of the Chagres, therefore, instead of constituting the obstacle to construction and convenient maintenance of the canal heretofore supposed are deprived of all their prejudicial effects and transformed into beneficial agents for the operation of the waterway.
The highest floods are of short duration, and it can be stated as a general law that the higher the flood the shorter its duration. The great floods which it is necessary to consider in connection with the maintenance and operation of this canal would last but a comparatively few hours only. The great flood flow of 140,000 cu. ft. per second would increase the current in the narrowest part of the canal below Obispo to possibly 5 ft. per second for a few hours only, but that is the only inconvenience which would result from such a flood discharge. That velocity could be reduced by additional excavation.
Inasmuch as this system of control, devised and adopted by the Isthmian Canal Commission, is completely effective in regulating the Chagres floods, the reservoir proposed to be constructed, by the new Panama Canal Company at Alhajuela on the Chagres about twelve miles above Obispo, is not required, and the cost of its construction would be avoided. It could, however, as a project be held in reserve. If the traffic of the canal should increase to such an extent that more water would be needed for feeding the summit level the dam could be built at Alhajuela so as to impound enough additional water to accommodate, with that stored in Lake Bohio, at least five times the 10,000,000 annual traffic already considered. Its existence would at the same time act with substantial effect in controlling the Chagres floods and relieve the Gigante Spillway of a corresponding amount of duty.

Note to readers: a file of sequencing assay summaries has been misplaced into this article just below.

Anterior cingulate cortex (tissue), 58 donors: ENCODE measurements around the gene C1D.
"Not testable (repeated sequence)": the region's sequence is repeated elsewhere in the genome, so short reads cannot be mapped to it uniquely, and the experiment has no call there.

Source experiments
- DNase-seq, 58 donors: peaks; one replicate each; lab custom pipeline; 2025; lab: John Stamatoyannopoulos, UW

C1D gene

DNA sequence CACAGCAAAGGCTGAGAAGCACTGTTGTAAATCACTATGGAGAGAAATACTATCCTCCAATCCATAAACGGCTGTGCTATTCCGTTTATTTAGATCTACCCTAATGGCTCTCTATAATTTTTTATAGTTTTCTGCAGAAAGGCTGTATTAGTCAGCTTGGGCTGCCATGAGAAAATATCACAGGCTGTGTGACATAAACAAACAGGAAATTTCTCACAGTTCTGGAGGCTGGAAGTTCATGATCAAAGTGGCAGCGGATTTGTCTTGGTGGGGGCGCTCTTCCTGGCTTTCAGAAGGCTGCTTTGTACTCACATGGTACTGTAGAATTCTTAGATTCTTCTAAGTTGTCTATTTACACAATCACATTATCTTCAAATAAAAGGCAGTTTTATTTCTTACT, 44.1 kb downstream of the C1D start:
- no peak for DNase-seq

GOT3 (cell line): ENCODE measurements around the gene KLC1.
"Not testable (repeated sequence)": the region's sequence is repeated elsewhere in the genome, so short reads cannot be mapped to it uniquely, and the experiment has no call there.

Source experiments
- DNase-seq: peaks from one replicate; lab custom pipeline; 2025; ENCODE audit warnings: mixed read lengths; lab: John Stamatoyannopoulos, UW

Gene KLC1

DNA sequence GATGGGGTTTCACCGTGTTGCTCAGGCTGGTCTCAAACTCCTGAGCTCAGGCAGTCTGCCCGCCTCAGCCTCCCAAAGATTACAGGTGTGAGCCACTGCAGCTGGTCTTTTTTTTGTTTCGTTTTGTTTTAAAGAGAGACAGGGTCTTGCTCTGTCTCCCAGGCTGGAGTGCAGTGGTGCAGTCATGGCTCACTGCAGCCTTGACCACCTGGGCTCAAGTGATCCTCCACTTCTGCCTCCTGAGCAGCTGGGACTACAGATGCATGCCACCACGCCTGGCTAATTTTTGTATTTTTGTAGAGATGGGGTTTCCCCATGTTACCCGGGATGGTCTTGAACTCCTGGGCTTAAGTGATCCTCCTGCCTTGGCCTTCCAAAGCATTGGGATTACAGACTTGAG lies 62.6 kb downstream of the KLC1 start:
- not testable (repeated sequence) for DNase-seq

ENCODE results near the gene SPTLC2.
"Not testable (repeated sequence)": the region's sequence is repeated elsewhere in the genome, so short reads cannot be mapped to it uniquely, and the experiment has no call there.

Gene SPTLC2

The locks on the Panama route are designed to have the same dimensions as those in Nicaragua, as was stated in the lecture on that route. The usable length is 710 ft. and the clear width 81 ft. They would be built chiefly of concrete masonry while the gates would be of steel, and of the mitre type.
The great dam at Bohio raises the water surface in the canal from sea-level in the Atlantic maritime section to an ordinary maximum of 90 ft. above sea-level; in other words, the maximum ordinary total lift would be 90 ft. This total lift is divided into parts of 15 ft. each. There is therefore a flight of two locks at Bohio, indeed there are two flights side by side as the twin arrangement is designed to be used at all lock sites on both routes. The general dimensions and the arrangements of these locks with the requisite culverts and other features are shown in theplans and sections. They are not essentially different from other great modern ship canal locks. The excavation for the Bohio locks is made in a rocky hill against which the southwesterly end of the proposed Bohio dam rests and they are less than one thousand feet from it.